Majesty and Humanity Kings and Their Doubles in the Political Drama of the Spanish Golden Age Alban K. Forcione

Publication date:
13 Feb 2009
Yale University Press
304 pages: 235 x 156 x 24mm
6 b-w illus.
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In the Golden Age of Spanish Theater, an age of highly dramatized coronations and regal spectacles, Alban Forcione has discovered a surprising but persistent preoccupation with the disrobing of the king. In both the celebrations of majesty and the enthrallment with its unveiling, he finds the chilling recesses in which a culture struggled to reconcile the public and the private, society and the individual, the monarch and the man. 


In brilliantly reinterpreting two of Lope de Vega’s plays, long regarded as conventional royalist propaganda, Forcione places his texts in the context of political and institutional history, philosophy, theology, and art history.  In so doing he shows how Spanish theater anticipated the decisive changes in human consciousness that characterized the ascendance of the absolutist state and its threat to the cultivation of individuality, authenticity, and humanity.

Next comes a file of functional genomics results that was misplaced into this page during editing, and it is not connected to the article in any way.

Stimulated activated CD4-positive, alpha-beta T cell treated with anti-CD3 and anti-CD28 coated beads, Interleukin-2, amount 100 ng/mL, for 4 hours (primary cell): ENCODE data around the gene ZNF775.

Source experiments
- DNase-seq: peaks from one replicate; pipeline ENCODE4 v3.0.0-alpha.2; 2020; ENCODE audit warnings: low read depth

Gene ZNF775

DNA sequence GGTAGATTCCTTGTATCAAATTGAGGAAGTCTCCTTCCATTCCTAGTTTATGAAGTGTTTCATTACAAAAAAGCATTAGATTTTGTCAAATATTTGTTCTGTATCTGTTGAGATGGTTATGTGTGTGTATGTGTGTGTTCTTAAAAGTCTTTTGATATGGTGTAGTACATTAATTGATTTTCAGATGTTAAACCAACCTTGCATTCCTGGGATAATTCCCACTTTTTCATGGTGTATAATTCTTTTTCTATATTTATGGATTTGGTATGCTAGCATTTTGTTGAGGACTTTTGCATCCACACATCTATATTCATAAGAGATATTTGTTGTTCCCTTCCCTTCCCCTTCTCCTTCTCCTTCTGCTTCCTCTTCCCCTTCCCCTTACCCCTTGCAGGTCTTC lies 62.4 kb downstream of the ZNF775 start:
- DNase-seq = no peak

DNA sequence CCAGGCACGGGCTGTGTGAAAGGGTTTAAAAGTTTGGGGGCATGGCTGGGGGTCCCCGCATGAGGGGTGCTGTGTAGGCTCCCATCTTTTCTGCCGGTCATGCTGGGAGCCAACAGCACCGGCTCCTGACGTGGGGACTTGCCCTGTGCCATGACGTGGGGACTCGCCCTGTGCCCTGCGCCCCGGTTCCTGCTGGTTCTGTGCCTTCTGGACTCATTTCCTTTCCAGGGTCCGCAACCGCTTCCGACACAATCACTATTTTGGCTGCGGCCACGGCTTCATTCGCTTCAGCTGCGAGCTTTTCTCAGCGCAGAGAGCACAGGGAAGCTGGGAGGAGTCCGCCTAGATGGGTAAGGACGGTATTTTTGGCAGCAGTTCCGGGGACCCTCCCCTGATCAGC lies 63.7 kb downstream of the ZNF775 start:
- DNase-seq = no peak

Alban K. Forcione is Walter S. Carpenter Jr. Professor of the Language, Literature, and Civilization of Spain Emeritus at Princeton University, and Morris A. and Alma Schapiro Professor of Spanish and Portuguese Emeritus at Columbia University. He lives in Princeton, NJ.

"An impressive, exciting work of criticism and scholarship."—David Quint, Yale University

“In its complex engagement with institutions of kingship, this massively original work enlightens readers on what it meant to be king of Spain from the Visigoths down to the Golden Age.”—Diana de Armas Wilson